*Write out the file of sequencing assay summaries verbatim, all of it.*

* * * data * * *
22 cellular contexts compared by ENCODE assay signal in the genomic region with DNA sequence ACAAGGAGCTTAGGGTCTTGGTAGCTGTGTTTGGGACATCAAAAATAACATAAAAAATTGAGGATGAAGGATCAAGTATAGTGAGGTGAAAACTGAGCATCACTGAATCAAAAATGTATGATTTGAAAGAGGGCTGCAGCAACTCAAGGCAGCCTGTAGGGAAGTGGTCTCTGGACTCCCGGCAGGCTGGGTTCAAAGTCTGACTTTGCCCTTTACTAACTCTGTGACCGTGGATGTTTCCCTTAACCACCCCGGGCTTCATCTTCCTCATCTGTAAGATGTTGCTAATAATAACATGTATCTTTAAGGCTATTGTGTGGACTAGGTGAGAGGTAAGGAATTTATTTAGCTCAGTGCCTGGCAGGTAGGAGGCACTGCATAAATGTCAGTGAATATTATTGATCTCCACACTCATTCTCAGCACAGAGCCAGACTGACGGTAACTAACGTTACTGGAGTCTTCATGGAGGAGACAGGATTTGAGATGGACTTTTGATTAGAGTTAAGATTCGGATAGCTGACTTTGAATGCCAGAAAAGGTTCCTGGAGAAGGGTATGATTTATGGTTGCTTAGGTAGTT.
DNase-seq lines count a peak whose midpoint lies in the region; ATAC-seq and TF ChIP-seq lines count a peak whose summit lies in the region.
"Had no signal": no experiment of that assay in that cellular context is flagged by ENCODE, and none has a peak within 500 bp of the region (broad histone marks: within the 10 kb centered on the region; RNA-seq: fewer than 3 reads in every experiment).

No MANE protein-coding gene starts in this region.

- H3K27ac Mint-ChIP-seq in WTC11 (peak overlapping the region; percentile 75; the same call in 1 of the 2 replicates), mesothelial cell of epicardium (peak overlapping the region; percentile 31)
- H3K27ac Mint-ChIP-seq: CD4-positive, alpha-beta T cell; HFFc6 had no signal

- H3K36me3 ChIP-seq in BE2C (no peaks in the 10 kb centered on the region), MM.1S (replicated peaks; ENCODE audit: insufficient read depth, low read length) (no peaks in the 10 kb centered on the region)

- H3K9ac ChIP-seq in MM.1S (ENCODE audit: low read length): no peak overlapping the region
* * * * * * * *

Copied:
22 cellular contexts compared by ENCODE assay signal in the genomic region with DNA sequence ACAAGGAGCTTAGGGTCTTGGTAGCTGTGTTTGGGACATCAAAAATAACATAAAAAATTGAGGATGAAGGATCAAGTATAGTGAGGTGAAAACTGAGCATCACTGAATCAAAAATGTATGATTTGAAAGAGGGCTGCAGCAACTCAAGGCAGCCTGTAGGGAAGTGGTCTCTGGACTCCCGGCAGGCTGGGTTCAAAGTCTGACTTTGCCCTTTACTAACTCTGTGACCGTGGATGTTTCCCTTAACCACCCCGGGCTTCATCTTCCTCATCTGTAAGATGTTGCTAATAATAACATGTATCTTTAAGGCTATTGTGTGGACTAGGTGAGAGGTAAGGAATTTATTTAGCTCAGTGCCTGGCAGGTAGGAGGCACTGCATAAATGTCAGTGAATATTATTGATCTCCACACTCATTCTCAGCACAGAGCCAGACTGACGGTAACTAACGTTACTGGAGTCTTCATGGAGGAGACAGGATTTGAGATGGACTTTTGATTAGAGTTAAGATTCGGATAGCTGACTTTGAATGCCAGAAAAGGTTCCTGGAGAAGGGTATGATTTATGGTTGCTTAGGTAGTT.
DNase-seq lines count a peak whose midpoint lies in the region; ATAC-seq and TF ChIP-seq lines count a peak whose summit lies in the region.
"Had no signal": no experiment of that assay in that cellular context is flagged by ENCODE, and none has a peak within 500 bp of the region (broad histone marks: within the 10 kb centered on the region; RNA-seq: fewer than 3 reads in every experiment).

No MANE protein-coding gene starts in this region.

- H3K27ac Mint-ChIP-seq in WTC11 (peak overlapping the region; percentile 75; the same call in 1 of the 2 replicates), mesothelial cell of epicardium (peak overlapping the region; percentile 31)
- H3K27ac Mint-ChIP-seq: CD4-positive, alpha-beta T cell; HFFc6 had no signal

- H3K36me3 ChIP-seq in BE2C (no peaks in the 10 kb centered on the region), MM.1S (replicated peaks; ENCODE audit: insufficient read depth, low read length) (no peaks in the 10 kb centered on the region)

- H3K9ac ChIP-seq in MM.1S (ENCODE audit: low read length): no peak overlapping the region